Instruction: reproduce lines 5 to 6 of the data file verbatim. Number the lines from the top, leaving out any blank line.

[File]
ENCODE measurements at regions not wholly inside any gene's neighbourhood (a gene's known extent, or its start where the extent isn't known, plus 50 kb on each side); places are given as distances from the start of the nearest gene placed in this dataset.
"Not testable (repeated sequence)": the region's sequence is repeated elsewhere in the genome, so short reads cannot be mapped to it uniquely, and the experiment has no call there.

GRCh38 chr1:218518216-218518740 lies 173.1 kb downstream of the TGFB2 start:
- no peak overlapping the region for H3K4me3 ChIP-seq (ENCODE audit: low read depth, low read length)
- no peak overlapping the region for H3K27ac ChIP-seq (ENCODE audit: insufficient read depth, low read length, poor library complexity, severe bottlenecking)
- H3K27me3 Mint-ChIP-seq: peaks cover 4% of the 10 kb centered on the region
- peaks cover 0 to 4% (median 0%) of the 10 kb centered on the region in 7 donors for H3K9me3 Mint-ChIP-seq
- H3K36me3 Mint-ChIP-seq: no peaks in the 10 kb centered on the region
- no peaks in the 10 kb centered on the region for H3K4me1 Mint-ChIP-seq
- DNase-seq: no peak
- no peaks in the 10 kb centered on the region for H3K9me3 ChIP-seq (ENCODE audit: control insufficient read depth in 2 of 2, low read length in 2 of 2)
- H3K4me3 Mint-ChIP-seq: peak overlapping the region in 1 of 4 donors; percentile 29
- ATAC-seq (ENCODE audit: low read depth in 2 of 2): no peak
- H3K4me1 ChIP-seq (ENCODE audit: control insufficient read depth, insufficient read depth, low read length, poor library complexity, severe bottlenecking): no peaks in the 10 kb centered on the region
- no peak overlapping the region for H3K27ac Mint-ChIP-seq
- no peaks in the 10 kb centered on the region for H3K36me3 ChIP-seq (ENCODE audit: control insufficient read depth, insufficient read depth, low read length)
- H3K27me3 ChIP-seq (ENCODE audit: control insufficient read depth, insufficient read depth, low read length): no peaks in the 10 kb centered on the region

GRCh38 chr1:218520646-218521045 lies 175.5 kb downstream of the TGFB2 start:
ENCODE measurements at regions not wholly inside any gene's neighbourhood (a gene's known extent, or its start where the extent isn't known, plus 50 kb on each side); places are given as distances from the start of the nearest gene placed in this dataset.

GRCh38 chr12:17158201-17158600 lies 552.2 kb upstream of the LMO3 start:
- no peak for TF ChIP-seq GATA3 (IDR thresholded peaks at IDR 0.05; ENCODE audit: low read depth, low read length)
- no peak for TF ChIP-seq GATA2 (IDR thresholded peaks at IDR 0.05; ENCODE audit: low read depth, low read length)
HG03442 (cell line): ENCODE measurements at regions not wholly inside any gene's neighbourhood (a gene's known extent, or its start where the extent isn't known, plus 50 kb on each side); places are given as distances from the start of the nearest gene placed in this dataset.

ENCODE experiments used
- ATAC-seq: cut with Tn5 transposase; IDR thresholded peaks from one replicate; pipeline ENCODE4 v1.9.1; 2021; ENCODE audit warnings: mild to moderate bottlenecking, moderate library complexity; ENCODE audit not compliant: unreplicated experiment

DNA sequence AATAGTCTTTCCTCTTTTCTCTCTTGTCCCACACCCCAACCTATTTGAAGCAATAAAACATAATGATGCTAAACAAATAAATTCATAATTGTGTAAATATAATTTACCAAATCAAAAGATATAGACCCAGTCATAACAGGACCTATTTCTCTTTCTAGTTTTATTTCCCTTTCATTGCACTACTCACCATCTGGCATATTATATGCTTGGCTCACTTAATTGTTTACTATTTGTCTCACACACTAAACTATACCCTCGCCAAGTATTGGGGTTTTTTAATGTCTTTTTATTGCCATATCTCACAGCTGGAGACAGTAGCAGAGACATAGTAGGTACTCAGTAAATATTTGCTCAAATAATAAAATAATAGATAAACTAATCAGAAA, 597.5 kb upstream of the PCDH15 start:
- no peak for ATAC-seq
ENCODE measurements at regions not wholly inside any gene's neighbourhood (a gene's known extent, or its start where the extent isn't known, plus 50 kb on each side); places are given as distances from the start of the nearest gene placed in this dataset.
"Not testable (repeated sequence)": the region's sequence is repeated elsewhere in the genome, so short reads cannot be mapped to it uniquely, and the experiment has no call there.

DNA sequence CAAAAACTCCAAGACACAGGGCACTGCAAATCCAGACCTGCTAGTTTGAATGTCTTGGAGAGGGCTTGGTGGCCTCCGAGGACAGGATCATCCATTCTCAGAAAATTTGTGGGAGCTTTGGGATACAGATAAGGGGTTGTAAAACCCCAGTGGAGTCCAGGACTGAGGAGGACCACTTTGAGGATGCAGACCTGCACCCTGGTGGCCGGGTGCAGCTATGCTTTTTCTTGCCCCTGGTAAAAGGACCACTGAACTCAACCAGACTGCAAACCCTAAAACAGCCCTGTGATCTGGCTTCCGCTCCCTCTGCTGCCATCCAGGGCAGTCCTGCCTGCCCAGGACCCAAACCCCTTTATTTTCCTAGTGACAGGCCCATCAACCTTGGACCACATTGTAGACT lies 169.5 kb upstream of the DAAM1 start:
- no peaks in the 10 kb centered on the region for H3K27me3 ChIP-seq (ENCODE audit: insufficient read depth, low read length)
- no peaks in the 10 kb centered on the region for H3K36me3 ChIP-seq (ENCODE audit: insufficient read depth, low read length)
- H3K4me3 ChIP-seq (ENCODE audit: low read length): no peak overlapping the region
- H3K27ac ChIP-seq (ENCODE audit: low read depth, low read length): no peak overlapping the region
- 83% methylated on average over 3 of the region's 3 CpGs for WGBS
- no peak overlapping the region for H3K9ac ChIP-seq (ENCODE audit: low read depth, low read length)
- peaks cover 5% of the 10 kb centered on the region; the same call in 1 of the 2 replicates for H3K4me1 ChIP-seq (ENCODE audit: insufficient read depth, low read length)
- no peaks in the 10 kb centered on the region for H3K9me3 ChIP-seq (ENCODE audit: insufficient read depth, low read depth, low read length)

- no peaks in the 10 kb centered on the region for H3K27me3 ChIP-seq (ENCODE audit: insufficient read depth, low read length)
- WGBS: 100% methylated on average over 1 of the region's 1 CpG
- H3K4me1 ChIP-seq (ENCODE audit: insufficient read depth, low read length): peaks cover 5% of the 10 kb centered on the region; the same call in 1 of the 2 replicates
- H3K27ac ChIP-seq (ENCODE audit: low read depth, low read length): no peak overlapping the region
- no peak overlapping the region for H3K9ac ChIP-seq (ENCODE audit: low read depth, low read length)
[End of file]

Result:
- no peak overlapping the region for H3K27ac ChIP-seq (ENCODE audit: insufficient read depth, low read length, poor library complexity, severe bottlenecking)
- H3K27me3 Mint-ChIP-seq: peaks cover 4% of the 10 kb centered on the region